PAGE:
Washington potato farmers can’t keep pace with worldwide cravings for french fries, hash browns, tots, potato chips and other processed potato products. And not being able to supply the spuds has meant other countries have gobbled up the market share.
“We’re seeing a lot more European french fries and hash browns and Tater Tots in Asia than we ever have. And again, it’s because we’re just not able to keep up with demand,” said Chris Voigt, executive director of the Washington Potato Commission.
Washington’s potato yields are down about 9% over a two-year period in an industry valued at $7.4 billion. The state has about 165,000 acres planted in potatoes.
About 90% of the spuds grown in Washington are processing potatoes and “that’s kind of unusual compared to most potato states in the country,” Voigt said. “And the reason why we have such a high presence of processing here is because we just have consistent high yields and consistent high quality. And so all the potato processors are really drawn to our area.”
But weather has been affecting these consistent yields.
The state’s last “normal weather” year was 2020, resulting in an average yield of 32.25 tons of potatoes per acre, Voigt said.
The following year, the yield dipped to 29.75 tons per acre, and in 2022, 29.25 tons per acre.
Total U.S. potato production was down 4% in 2022 compared to the previous year.
Though weather can be unpredictable, one thing is certain: the worldwide demand for potato products remains strong, and the potato industry is working on strategies to improve yields.
Voigt traveled earlier this year to Vietnam on a trade mission to promote Washington potatoes. Touring a food distribution center, he noted that all the frozen french fries originated from the European Union.
“We just didn’t have the product to sell to them. The demand is red hot, globally, for potatoes,” he said.
The issue will be exacerbated as California “dries up,” which will put more pressure on Columbia Basin growers because more crops will move up from California to compete with the existing crop, Voigt said.
How can Washington farmers improve their potato yield? It’s a nuanced question, requiring a complicated answer.
But Voigt has key points to make on this topic: The state needs more irrigated land, access to additional overseas markets, to develop new processing potato varieties and to improve soil health.
He said completing the federal Columbia Basin Project to expand irrigated land is necessary. The project serves about 671,000 acres in Eastern Washington, or about 65% of the 1 million acres originally authorized by Congress in portions of Grant, Lincoln, Adams and Franklin counties, with some northern facilities located in Douglas County, according to the U.S. Bureau of Reclamation.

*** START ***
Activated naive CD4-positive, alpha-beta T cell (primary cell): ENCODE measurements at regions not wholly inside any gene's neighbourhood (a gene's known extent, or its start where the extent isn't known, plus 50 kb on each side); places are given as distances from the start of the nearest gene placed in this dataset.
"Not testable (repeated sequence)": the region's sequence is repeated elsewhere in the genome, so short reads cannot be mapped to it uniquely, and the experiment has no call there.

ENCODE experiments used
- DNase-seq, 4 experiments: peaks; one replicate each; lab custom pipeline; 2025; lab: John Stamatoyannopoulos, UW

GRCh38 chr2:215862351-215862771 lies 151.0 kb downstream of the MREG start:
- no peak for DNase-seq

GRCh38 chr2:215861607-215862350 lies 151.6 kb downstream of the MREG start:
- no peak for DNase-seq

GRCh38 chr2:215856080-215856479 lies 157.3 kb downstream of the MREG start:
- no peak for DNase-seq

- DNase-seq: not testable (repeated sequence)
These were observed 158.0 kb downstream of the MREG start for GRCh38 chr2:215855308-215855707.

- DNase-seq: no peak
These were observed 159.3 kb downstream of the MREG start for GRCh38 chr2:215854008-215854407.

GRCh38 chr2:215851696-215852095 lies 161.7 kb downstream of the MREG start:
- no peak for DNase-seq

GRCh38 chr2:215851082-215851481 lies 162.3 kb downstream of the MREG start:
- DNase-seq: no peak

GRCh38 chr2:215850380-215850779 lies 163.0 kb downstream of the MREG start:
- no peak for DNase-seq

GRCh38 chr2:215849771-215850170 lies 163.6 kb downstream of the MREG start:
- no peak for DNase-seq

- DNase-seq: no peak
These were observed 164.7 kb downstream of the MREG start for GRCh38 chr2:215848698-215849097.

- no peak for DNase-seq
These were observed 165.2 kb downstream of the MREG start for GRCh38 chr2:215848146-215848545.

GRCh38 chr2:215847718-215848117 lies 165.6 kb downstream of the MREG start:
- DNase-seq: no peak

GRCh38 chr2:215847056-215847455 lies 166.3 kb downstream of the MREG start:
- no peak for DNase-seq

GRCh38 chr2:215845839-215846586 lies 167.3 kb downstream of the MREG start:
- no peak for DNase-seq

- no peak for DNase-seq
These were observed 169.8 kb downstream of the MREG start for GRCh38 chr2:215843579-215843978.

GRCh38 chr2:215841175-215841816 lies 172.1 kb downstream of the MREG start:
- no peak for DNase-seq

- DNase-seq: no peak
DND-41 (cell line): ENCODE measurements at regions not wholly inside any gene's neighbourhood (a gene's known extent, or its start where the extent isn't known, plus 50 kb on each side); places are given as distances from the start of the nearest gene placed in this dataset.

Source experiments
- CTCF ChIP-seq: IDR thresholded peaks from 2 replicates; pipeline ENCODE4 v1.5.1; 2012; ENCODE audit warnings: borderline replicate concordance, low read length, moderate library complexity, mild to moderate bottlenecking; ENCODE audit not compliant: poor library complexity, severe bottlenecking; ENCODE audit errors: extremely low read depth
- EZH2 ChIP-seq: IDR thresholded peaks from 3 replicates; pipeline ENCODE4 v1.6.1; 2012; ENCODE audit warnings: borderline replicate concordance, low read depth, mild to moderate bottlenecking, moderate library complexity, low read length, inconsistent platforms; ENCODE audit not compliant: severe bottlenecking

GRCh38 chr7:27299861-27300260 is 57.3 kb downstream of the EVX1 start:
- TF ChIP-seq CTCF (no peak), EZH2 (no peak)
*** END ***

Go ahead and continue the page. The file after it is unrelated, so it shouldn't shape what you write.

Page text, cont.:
“It would be a real economic boom again for the Columbia Basin and really creates food stability and security for our country,” Voigt said.
The state’s congressional delegation sent a letter in early May 2023 to U.S. Department of Agriculture Secretary Tom Vilsack urging him to press Japan to open its market to imports of fresh potatoes from the United States.
What would this mean for our growers in our state? Voigt said it’s an effort the state is focused on this year.
“If we open up that market, that’ll be a huge plus to Washington state potato growers because now they’ll have the option to maybe switch some of the processing acres over to fresh acres and sell into Japan,” he said.
He said Japan could be a $150 million market once it matures, similar to what the industry expected to happen in Mexico, though 2022 didn’t realize those numbers.
Mexico opened up its interior to the fresh U.S. potato market in 2022, and Washington saw overall sales increase, but not as much as expected. The U.S. has been able to ship into Mexico for about 20 years, but only to the border regions, or about the first 16 miles into the interior, Voigt said.
“So last year was really our opportunity to go deep into Mexico, the entire country. And so overall, it was just shy of about a 10% increase,” Voigt said.
The number likely would have been higher if the state had more fresh potatoes to send to Mexico, he said. He said the state fell well short of realizing that $150 million Mexico market goal.
“If everybody had a better crop or higher yields last year then we would’ve seen a lot more potatoes going into Mexico. And so the reason why we didn’t, again this crop was short and that really kind of drove up the price, too. Fresh potatoes in the grocery store are probably twice as expensive as they were last year,” he said.
Extended high temperatures in 2022 also took a toll on potatoes, negatively affecting overall yield.
The Russett Burbank potato, an heirloom variety developed in the 1870s, is the most popular among potato processors, but it didn’t do well in last year’s heat – but some of newer potato varieties did, Voigt said.
“We had some fields that lost close to 50% of their yield and the new varieties were more like 3% to 10% loss in yields,” Voigt said.
The potato industry pays attention to state climate model forecasts, which show extended periods of heat. “We need to know what the potato growing environment is going to look like in 10, 20, 30 years from now,” Voigt said.
It can take up to 15 years to develop and bring new potato varieties to market, Voigt said. “We need to find varieties that are more resilient to extended periods of heat,” he said.
So though 2022’s varieties performed well during the extended heat period, Voigt said there is room for improvement.
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